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What will be the last digit of $$n^5 - n \bmod 1000,$$ where $n$ is a natural number and $m \bmod 1000$ is the remainder when $m$ is divided by $1000$.

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$0$. The last digit of $n^5$ is always the same as the last digit of $n$. –  Henning Makholm Nov 26 '11 at 4:11
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up vote 12 down vote accepted

The question is exactly the same as asking what is the last digit of $n^5-n$, since the remainder when dividing a number by $1000$ is just the last three digits of the number. The last digit of the number is the remainder when dividing by $10$, so your question is really the same as asking what is $$n^5 - n \bmod 10.$$

By Fermat's Little Theorem, $n^5\equiv n\pmod{5}$; and it is easy to verify that $n^5\equiv n\pmod{2}$. Therefore, $n^5\equiv n\pmod{10}$, so $n^5$ and $n$ have the same last digit, hence the last digit will be $0$.

(Of course, one could also simply check that if $n$ ends with $0$, then so does $n^5$; if $n$ ends with $2$ then so does $n^5$, etc).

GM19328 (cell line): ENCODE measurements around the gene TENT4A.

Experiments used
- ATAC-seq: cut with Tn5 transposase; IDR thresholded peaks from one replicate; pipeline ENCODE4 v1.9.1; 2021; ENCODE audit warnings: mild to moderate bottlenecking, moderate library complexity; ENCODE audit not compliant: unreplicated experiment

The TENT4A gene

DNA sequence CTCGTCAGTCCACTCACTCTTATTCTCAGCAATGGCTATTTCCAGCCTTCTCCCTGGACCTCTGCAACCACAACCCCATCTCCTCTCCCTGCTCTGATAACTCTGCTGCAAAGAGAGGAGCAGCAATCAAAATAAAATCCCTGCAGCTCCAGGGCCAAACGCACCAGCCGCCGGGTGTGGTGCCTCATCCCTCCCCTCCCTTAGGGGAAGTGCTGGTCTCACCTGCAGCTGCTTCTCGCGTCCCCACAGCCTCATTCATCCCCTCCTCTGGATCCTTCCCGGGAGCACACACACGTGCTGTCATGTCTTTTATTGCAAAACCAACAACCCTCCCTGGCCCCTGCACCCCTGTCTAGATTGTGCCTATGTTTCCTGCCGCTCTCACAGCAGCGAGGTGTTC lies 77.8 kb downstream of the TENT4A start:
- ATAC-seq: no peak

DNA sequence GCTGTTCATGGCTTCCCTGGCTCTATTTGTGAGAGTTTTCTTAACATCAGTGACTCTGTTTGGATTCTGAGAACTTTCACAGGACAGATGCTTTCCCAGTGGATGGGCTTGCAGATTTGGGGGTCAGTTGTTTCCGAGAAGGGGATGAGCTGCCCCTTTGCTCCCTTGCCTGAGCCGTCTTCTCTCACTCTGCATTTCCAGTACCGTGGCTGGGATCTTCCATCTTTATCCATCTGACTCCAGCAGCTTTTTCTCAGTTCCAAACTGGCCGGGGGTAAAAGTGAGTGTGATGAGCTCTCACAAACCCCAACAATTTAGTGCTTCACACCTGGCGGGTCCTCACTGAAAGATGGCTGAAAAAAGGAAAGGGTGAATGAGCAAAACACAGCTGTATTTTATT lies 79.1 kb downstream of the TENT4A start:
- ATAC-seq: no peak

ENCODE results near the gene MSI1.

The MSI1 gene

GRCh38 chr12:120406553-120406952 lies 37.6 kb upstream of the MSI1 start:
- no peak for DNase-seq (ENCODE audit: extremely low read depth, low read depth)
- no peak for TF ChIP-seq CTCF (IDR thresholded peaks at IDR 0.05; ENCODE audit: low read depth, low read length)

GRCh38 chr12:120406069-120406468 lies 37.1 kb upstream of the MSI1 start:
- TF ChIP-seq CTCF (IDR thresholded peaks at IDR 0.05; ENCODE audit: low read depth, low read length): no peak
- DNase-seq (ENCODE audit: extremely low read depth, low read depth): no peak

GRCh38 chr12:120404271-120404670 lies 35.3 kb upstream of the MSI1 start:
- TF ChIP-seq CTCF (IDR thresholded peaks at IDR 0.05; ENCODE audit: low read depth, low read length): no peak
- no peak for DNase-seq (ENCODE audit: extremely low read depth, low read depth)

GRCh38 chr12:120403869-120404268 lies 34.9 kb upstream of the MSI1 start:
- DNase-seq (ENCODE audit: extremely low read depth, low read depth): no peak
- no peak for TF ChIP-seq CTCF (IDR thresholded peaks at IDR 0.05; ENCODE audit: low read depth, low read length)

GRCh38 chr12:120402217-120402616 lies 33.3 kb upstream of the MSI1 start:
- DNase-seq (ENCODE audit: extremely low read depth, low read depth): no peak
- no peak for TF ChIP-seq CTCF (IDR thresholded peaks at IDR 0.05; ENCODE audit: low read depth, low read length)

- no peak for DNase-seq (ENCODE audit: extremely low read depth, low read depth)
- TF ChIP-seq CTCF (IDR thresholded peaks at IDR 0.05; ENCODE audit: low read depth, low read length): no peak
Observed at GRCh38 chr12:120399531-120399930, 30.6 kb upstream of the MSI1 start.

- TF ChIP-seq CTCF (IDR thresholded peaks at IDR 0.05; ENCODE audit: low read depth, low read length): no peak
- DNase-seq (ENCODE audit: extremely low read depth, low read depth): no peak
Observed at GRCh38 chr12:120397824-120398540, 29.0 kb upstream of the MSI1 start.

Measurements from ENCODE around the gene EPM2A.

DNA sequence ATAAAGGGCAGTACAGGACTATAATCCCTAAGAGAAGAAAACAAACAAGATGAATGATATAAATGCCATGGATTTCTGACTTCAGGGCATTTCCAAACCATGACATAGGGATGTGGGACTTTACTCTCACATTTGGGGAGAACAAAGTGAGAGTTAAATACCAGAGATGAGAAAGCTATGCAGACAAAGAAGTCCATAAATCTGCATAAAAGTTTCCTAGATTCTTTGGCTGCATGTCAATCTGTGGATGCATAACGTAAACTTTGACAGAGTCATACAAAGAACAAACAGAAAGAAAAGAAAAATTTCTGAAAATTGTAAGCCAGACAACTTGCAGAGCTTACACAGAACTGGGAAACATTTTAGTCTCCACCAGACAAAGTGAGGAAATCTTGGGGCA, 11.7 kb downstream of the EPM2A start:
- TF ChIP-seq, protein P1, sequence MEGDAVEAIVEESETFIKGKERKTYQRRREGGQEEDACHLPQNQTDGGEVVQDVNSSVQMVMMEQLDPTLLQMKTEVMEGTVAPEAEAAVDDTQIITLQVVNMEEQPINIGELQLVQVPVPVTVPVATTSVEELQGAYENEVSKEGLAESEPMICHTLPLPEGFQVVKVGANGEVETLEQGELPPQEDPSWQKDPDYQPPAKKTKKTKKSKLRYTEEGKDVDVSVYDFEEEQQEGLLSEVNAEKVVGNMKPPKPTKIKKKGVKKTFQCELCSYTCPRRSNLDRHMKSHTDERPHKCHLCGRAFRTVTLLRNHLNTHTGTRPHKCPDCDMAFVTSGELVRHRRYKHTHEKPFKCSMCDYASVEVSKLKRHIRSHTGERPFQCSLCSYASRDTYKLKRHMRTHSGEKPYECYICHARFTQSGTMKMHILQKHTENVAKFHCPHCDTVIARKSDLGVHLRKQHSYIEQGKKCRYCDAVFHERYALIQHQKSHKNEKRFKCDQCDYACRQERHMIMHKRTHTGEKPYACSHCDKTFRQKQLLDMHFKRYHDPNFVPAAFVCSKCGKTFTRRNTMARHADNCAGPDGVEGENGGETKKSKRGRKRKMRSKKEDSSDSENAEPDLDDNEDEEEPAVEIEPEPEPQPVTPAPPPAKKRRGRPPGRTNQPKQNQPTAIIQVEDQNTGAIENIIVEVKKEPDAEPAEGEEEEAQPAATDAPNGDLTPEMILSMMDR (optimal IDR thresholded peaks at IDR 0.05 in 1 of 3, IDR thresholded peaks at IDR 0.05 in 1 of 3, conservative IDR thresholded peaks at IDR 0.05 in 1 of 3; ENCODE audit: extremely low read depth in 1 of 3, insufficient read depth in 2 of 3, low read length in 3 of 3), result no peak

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HINT $\ $ For primes $\rm\:p\ne q,\:$ by $\mu$Fermat, $\rm\: p-1,q-1\ |\ k-1\ \Rightarrow\ p,q\ |\ n^k-n\ \Rightarrow\ p\:q\ |\ n^k-n$

Now let $\rm\:p,q,k = 2,5,4\:.\:$ More generally we have the following Fermat-Euler-Carmichael

THEOREM $\ $ For naturals $\rm\: k,m>1 $

$\rm\qquad\qquad\ m\ |\ n^k-n\ $ for all $\rm\:n\in\mathbb N\ \iff\ m\:$ is squarefree and prime $\rm\: p\:|\:m\: \Rightarrow\: p-1\ |\ k-1 $

For related results see some of my prior posts.

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The unit digit of $n^{4k+1}$ is same as the unit digit of $n$

This is because the unit digit is periodic with period $4$,or $2$, or $1$, For instance

$2^1=2 _{U.D=2}$

$2^2=4_{U.D=4}$

$2^3=8_{U.D=8}$

$2^4=16_{U.D=6}$

$2^5=32_{U.D=2}$

$2^6=64_{U.D=4}$

Hence we observe that the unit digit is $2,4,8,6$ and it oscillates with period $4$, in case of $2^n$, For numbers like $5^n$,$11^n$,$6^n$ this period is $1$, and for $9^n$ the period is $2$.

Hence the last digit of $n^5-n$ is $0$.

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